Cryptosporidium species are protozoan parasites that infect epithelium surfaces in gastrointestinal and respiratory tracts of humans and a range of animals worldwide. Cryptosporidiosis has been associated with considerable morbidity and, under certain circumstances, mortality. Humans can acquire it by consuming food and drink containing oocysts, which have been recognised as a major cause for diarrhoeal disease. The ubiquitousness of the infective oocyst, its resilience to environmental pressures, and the low dose of oocyst exposure needed for infection amplify to outbreaks of Cryptosporidium traced to drinking and recreational water. Unlike in developing countries where lack of sustained access to safe water creates tremendous burdens of Cryptosporidium diarrhoea, this scenario is aggravated due to limited diagnosis and therapeutics. However, over the past few decades, growing information on Cryptosporidium genomes have allowed novel insight into the host-parasite relationship. Future field research on potential tools will focus on biology-derived parasite products applicable to drugs and diagnosis. This chapter reviews available data on biology, transmission, life cycle, diagnosis, genome, and a few but important progresses in the field of cryptosporidiosis.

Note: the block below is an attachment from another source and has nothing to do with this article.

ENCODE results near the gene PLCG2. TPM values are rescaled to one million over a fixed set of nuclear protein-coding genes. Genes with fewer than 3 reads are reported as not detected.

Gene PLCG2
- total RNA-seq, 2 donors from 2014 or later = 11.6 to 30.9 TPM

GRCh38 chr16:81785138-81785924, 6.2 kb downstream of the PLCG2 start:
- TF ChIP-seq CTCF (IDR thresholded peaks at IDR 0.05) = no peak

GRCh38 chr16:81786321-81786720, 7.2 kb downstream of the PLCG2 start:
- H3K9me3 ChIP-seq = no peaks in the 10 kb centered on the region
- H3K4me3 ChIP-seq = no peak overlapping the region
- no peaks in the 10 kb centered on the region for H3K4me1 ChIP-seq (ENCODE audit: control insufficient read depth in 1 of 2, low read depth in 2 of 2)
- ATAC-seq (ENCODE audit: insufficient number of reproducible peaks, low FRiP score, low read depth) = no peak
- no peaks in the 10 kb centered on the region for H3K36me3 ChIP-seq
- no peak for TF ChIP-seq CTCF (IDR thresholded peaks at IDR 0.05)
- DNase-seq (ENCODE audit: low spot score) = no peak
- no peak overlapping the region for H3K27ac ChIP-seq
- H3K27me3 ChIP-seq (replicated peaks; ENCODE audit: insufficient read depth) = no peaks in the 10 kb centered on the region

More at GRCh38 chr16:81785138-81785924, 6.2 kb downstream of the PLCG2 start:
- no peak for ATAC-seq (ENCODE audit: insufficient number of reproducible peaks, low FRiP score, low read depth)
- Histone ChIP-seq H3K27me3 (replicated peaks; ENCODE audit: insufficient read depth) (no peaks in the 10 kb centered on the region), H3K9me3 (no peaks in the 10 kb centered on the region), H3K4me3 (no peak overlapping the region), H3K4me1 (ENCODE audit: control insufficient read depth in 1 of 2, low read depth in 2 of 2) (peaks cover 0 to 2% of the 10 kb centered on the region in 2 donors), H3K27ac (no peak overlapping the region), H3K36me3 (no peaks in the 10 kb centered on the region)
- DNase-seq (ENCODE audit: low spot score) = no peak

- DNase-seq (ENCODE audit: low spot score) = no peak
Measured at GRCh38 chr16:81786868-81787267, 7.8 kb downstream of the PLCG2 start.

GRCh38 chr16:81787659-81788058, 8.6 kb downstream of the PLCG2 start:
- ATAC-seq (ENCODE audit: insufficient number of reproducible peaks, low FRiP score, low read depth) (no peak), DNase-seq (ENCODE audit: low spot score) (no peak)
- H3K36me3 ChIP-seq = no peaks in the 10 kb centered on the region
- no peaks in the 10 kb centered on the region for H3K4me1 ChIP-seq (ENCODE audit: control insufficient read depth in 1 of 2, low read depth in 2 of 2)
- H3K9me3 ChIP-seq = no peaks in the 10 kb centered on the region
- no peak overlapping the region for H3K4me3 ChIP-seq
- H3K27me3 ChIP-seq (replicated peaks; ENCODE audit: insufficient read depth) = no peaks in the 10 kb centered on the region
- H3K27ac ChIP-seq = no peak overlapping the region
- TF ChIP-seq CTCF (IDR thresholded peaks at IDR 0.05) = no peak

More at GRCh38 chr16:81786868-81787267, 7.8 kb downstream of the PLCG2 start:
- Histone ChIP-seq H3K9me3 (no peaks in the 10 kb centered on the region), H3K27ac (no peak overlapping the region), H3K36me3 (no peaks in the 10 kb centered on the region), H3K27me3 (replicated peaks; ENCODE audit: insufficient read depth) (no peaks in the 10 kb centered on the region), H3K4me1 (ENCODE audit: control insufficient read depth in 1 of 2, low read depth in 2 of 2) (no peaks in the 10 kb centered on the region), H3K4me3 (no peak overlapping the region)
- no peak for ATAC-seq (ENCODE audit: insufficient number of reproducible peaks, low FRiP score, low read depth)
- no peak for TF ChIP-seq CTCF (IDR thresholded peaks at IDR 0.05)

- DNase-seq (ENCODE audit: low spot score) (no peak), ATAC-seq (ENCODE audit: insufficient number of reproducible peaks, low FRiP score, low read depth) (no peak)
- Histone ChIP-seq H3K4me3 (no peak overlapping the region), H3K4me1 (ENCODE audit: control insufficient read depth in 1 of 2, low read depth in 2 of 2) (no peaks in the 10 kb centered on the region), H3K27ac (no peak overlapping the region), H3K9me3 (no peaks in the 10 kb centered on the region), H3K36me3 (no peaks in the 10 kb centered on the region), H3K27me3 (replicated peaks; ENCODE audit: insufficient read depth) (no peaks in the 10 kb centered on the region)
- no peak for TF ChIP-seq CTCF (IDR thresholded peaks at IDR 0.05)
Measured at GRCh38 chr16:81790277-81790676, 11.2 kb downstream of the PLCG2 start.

Part of the book: Parasitology and Microbiology Research